Top 4 Trends Impacting the Life Sciences Industry in Greater Boston and Across the US

Oct 06, 2016

Guest Blog Post by Don Domoretsky, EVP, Life Sciences at JLL


Greater Boston is once again the #1 life sciences cluster in the US according to JLL’s annual Life Sciences Outlook. In fact, since JLL began producing the report in 2011, no other city has held the top spot. It should come as no surprise that the region possesses the largest concentration of life sciences researchers in the US, has more than 3.75 million square feet of requirements, and accounts for more than 1/3 of the industry’s VC funding. 

That all said, the life sciences industry is constantly evolving both here in Greater Boston and across the US. To that end, we’ve identified the top 4 trends impacting the industry today:


1. Strategic hunt for revenue growth

The US saw M&A activity soar to record heights last year. Within that umbrella was an increase in what we call business swaps, or the spinning-off and tucking-in of a business line or asset for the purpose of driving value. This trend can be traced back to last July when Allergen sold off its generics division for $40.5 billion to Teva Pharmaceuticals so it could focus on being the leader in Branded Growth Pharma. As my colleague Matthew Powers describes in the below video, the impact of this vertical integration of the industry cannot be overstated.



2. Influx of new sources of capital

While institutional investors have traditionally looked past life sciences properties, investors are now recognizing the value in this unique asset class. In the past nine months, Morgan Stanley Real Estate Investing acquired two lab buildings in West Cambridge as part of their Prime Property Fund, which primarily targets core US real estate. Perhaps the most notable indication that this is becoming a reality however is Blackstone’s purchase of BioMed Realty Trust. This represents the largest private equity real estate firm in the world buying the leading provider of life science real estate solutions.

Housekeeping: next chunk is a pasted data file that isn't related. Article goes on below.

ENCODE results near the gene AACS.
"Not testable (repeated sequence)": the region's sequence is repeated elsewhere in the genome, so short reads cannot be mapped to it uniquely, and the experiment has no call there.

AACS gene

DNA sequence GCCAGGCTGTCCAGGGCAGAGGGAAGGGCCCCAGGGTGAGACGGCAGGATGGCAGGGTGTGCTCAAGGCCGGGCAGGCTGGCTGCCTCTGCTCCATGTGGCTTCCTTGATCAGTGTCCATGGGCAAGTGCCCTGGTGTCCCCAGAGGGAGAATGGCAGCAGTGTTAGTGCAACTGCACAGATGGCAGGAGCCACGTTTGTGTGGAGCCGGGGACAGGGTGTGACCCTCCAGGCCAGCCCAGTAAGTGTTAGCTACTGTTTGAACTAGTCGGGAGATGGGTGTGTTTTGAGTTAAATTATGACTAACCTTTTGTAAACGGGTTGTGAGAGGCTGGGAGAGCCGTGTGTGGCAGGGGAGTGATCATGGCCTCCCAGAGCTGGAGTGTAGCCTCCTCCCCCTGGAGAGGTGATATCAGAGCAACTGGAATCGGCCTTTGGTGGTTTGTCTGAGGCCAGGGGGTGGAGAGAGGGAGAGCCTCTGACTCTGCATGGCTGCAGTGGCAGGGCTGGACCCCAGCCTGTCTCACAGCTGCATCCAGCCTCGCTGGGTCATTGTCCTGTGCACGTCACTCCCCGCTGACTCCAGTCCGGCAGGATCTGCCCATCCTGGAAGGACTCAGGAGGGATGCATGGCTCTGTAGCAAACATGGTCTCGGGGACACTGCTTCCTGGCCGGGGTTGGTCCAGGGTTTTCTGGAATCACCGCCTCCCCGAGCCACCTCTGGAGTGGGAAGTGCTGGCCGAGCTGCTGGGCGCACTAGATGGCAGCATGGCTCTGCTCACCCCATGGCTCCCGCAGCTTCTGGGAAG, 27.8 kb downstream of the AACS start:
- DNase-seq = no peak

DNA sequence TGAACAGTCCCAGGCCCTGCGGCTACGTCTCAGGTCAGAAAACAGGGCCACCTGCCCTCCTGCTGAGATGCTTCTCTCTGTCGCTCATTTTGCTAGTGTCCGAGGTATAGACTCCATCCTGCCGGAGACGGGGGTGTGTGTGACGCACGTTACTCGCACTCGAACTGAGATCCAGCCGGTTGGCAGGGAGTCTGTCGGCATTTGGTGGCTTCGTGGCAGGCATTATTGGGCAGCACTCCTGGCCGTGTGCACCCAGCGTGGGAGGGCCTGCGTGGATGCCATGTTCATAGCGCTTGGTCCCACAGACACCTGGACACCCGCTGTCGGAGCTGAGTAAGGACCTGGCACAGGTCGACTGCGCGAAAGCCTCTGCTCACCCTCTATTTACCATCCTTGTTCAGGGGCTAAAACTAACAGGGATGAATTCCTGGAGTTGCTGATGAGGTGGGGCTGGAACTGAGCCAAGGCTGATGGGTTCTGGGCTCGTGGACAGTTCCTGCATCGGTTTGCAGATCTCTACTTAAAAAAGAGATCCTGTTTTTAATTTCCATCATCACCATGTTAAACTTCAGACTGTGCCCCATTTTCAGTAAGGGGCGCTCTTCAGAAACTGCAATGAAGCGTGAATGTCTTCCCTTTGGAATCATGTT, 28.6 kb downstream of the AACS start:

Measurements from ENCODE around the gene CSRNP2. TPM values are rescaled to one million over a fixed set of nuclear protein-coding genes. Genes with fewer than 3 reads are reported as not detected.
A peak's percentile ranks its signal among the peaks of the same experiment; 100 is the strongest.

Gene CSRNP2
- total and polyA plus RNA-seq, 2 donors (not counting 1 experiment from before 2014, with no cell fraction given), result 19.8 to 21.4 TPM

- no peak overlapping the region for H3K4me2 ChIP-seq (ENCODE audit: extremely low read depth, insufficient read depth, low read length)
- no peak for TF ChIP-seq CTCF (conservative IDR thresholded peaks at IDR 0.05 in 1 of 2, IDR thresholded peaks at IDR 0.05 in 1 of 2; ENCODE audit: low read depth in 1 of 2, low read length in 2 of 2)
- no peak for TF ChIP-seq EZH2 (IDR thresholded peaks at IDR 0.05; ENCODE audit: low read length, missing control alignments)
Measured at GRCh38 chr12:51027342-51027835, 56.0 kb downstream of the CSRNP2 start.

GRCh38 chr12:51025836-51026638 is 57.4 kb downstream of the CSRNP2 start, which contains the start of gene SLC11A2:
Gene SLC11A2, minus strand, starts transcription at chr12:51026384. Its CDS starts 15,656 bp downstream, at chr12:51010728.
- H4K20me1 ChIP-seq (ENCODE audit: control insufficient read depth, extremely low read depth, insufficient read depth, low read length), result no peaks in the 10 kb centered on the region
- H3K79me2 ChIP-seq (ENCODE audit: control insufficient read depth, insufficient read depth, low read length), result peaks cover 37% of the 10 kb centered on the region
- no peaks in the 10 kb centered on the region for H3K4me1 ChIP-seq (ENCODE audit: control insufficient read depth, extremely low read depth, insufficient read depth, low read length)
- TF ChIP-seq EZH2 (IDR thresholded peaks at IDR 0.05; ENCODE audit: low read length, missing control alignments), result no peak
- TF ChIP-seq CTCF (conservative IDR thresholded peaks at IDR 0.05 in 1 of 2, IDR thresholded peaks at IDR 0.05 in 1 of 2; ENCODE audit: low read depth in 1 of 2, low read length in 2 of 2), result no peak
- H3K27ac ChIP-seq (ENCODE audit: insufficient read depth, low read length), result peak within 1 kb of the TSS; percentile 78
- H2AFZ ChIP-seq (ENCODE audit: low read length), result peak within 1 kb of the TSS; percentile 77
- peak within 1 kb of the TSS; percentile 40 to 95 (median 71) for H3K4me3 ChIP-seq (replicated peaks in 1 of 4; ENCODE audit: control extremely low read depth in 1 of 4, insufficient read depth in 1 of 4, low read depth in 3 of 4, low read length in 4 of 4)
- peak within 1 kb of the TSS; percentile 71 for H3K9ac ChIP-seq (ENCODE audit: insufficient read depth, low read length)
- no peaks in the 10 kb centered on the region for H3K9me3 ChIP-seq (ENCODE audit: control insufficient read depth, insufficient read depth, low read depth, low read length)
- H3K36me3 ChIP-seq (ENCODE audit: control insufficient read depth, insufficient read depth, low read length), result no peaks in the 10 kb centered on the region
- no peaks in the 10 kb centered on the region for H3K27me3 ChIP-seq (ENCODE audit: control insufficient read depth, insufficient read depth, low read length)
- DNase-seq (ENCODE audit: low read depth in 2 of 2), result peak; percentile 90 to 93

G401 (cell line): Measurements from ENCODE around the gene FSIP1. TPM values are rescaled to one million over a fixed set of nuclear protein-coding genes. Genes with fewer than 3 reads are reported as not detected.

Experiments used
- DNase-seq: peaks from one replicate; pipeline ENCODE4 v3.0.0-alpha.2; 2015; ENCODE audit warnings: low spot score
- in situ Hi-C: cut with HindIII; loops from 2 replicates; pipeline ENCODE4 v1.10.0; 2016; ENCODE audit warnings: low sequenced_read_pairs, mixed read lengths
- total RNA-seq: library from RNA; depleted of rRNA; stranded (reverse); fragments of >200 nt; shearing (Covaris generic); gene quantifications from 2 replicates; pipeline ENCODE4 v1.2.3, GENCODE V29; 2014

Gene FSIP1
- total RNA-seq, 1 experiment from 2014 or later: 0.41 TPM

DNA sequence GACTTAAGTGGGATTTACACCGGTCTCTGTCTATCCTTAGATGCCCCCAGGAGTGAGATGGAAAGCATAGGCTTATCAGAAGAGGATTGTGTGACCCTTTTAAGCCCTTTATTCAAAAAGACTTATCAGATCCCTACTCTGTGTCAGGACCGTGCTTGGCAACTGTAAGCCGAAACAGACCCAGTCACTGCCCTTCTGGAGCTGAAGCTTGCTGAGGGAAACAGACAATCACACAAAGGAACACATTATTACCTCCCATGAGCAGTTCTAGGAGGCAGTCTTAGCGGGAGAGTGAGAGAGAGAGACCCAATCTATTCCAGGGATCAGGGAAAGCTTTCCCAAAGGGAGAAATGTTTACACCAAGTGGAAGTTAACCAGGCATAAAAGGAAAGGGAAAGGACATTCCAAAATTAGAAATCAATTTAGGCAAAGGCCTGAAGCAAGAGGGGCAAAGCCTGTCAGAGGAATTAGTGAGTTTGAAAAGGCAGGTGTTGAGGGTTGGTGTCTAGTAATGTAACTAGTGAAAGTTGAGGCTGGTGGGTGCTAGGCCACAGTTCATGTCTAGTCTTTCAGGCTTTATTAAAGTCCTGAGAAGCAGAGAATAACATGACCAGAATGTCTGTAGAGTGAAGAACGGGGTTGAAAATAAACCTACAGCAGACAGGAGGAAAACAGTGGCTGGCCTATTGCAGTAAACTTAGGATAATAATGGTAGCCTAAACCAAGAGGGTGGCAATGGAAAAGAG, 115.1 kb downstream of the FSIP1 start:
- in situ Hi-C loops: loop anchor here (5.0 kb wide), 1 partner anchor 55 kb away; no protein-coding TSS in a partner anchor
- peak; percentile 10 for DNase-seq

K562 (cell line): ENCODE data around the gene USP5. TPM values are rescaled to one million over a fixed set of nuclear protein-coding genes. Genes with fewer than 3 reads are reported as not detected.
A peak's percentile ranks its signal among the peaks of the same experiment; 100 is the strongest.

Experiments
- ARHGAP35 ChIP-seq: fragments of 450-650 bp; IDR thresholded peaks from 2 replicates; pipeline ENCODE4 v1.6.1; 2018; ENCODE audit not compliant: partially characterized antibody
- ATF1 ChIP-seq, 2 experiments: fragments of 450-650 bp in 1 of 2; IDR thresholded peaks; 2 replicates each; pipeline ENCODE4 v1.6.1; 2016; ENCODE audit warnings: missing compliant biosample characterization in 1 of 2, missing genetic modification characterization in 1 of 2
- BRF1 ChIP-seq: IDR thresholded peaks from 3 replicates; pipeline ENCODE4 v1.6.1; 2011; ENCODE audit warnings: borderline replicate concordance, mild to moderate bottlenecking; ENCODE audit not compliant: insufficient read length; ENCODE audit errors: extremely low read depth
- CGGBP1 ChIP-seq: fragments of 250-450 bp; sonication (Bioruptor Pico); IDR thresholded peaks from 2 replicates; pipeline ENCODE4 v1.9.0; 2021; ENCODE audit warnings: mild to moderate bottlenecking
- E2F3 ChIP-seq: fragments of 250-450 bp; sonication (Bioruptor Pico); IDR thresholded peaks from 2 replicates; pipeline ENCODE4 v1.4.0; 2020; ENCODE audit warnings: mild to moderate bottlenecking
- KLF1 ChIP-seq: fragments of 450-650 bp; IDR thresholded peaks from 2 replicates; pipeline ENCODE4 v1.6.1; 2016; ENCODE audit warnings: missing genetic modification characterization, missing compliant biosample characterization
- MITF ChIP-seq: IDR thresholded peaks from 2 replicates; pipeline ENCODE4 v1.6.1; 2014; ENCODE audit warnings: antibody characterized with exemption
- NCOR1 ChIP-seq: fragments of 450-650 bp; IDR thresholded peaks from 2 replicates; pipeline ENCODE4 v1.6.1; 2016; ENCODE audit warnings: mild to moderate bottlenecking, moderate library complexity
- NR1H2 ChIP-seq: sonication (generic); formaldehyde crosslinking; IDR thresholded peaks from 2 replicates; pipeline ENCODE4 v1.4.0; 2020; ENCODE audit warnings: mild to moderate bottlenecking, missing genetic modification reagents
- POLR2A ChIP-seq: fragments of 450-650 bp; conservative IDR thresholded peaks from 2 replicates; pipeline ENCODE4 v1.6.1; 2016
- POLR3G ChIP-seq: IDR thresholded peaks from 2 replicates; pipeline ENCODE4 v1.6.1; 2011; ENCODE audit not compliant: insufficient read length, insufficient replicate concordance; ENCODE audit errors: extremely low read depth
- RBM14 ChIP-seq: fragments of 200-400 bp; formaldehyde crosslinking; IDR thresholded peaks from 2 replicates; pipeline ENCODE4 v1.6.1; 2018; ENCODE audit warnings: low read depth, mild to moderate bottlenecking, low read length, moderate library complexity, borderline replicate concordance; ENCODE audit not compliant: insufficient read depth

3. Tight markets drive new real estate solutions

Driven by fierce competition for space and labor, tenants are putting more emphasis on the importance of site selection and amenities. With open, flexible floor plans becoming standard, the focus has turned toward amenities as companies desire more interactive spaces. Locally, shovels are on the ground at the Alexandria Center at Kendall Square where Bristol Myers Squibb will be the anchor tenant in the 500,000-square-foot office and lab building. In addition to being in the heart of East Cambridge, ACKS includes restaurants, shops, state-of-the-art fitness centers, a bus shuttle service and an ice-skating rink.


4. Prioritizing talent critical to growth

In today’s constantly evolving workforce, the ability to attract, develop and retain top talent is fundamentally important to company growth. Proximity to higher education institutions is crucial for life sciences firms and weighs heavily into real estate decisions. In fact, seven of the top 10 biological science programs are at graduate universities located in the top clusters of Boston, the Bay Area, and San Diego. The increasingly competitive landscape and demand for highly skilled labor has led to sustained wage growth for life sciences employees. This trend is likely here to stay due to a confined labor pool and need for candidates with advanced educational degrees.


For more on these trends and a closer look at the Greater Boston life sciences market, download the complete JLL Life Sciences Outlook.


Guest postings on the MassBio blog in no way represent the opinions or endorsement of MassBio or its officers, directors, employees, agents, and consultants.  MassBio does not represent or guarantee the truthfulness, accuracy, or reliability of statements or facts posted under the Guest postings on the MassBio blog. MassBio accepts no liability for errors, omissions or representations.  The copyright of guest content belongs to the author and any liability with regard to infringement or intellectual property remains with the author.   



See all MassBio News